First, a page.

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WARD v. UNITED STATES

September 17, 1971

William G. WARD, Plaintiff,
v.
The UNITED STATES of America, Defendant


McCune, District Judge.


The opinion of the court was delivered by: MCCUNE

McCUNE, District Judge.

 The instant suit for personal injuries was initiated in April of 1967. Jurisdiction is predicated on 28 U.S.C.A. § 1346(b), the Federal Tort Claims Act. From then until March of 1971, the proceedings were stayed on motion of the plaintiff pending administrative disposition of plaintiff's claim under The Military Claims Act, 10 U.S.C.A. § 2733. *fn1" Following denial of that claim, plaintiff caused the stay to be lifted. The defendant has moved for summary judgment asserting the discretionary function exception, 28 U.S.C.A. § 2680(a), to the Federal Tort Claims Act, 28 U.S.C.A. § 1346(b). *fn2" Plaintiff has countered with a motion for partial summary judgment in an effort to establish absolute liability.

 Plaintiff's injuries were incurred on April 9, 1965, when an auto on which he was working fell on him. The plaintiff alleges that a sonic boom created by an aircraft operated by defendant caused the auto to fall. The complaint asserts several theories of liability. Consideration of these various theories is however unnecessary to disposition of the government motion. That motion is grounded on the discretionary function exception, which if applicable is a complete bar to suit under the Tort Claims Act. Plaintiff's motion on the other hand must be denied unless defendant's decision to conduct supersonic flights imposed absolute liability for resulting damage. The plaintiff's motion, in other words, seeks a ruling that if defendant's flights caused the damage, defendant is liable regardless of fault.

 Defendant has submitted certain affidavits in support of its motion. No counter-affidavits have been forthcoming from plaintiff. Plaintiff however has made objection to the defendant's affidavits on the ground that they do not meet the requirements of Rule 56(e) of the Federal Rules of Civil Procedure, requiring affidavits to be based on personal knowledge.

 The affidavits presented were executed by General John P. McConnell, Chief of Staff of the Air Force, General Joseph J. Nazzaro, Commander-in-Chief of the Strategic Air Command and Colonel Hugh B. Robertson, Jr., who at the time of plaintiff's injury was Deputy Commander for Operations, 305th Bombardment Wing.

 A discussion of each affidavit is in order.

 The affidavit of General McConnell states in part:

 
"As Chief of Staff, I am also a member of the Joint Chiefs of Staff which reports directly to the President of the United States. The Commander-in-Chief, the Secretary of Defense, the Joint Chiefs of Staff and I determine policies, programs and procedures necessary to constantly maintain and improve the defense and deterrent capabilities of the United States Air Force. * * * Within this framework it was determined necessary in the national interests to design and build a bomber capable of flying at supersonic speeds. This bomber is designated * * * the B-58 and has been assigned to the Strategic Air Command for operational use.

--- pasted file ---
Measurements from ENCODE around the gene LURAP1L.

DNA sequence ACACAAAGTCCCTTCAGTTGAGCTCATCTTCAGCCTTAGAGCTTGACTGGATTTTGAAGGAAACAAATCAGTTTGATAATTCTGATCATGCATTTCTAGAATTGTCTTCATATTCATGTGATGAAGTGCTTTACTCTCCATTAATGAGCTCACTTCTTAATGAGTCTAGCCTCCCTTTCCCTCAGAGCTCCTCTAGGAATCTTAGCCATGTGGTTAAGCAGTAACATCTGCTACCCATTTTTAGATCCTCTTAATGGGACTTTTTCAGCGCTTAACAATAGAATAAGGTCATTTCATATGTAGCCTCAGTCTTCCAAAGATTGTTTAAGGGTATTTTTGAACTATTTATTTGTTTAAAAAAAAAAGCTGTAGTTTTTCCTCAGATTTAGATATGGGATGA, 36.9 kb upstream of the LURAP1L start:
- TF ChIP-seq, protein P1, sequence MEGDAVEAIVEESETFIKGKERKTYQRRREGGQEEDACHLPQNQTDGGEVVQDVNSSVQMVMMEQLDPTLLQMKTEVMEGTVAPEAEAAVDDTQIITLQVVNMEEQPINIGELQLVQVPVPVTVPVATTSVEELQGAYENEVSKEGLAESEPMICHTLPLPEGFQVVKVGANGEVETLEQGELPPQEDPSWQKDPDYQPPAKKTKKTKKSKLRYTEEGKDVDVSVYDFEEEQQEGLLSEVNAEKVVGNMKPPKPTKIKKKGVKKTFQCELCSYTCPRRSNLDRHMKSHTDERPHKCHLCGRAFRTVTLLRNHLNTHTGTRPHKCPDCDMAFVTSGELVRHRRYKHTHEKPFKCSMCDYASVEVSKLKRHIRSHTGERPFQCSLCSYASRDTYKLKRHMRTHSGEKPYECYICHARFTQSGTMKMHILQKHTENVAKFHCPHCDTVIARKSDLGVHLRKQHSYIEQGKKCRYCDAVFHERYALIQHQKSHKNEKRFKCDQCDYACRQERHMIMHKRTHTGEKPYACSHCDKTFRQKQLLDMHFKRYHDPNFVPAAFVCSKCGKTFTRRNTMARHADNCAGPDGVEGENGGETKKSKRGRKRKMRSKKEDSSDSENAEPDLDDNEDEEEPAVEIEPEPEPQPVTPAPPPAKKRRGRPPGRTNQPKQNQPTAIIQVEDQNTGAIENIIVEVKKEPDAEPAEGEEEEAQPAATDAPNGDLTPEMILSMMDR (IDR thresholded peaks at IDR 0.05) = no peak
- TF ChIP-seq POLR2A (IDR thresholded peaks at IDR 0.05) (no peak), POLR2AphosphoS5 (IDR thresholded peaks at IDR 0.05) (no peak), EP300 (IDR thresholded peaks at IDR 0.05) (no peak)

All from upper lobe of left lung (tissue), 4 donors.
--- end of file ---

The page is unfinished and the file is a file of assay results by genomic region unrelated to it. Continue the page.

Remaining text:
"After thorough consideration and investigation of the risks involved, it has been determined necessary in the national interest to train combat air crews in supersonic flights simulating, as closely as possible, conditions and targets in time of war. To accomplish necessary combat training and proficiency, it was determined that supersonic flights over populated areas within the United States were required."

 A supersonic flight corridor was established over Pittsburgh for this purpose.

 General Nazzaro's affidavit states that pursuant to the policy determination mentioned by General McConnell, General Nazzaro directed the issuance of the regulations requiring supersonic flight training of B-58 air crews. The Pittsburgh Corridor was employed in this regard.

 Colonel Robertson's affidavit states that in April of 1965 he was responsible for the performance of the flights directed under the policy described by Generals McConnell and Nazzaro. On the date of plaintiff's injury two such supersonic flights under Colonel Robertson's supervision were conducted in the Pittsburgh Corridor.

 The plaintiff has presented no affidavits in support of his counter-motion but relies on Air Force Regulation 55-34 to establish that defendant's conduct constituted ultrahazardous activity and thus imposed liability without fault. Regulation 55-34 is an instruction to Air Force personnel on how supersonic flights are to be conducted so as to keep public inconvenience at a minimum. It states who may authorize such flights; it describes the minimum altitude at which such flights may be conducted; it requires units conducting such flights to keep a record of ...


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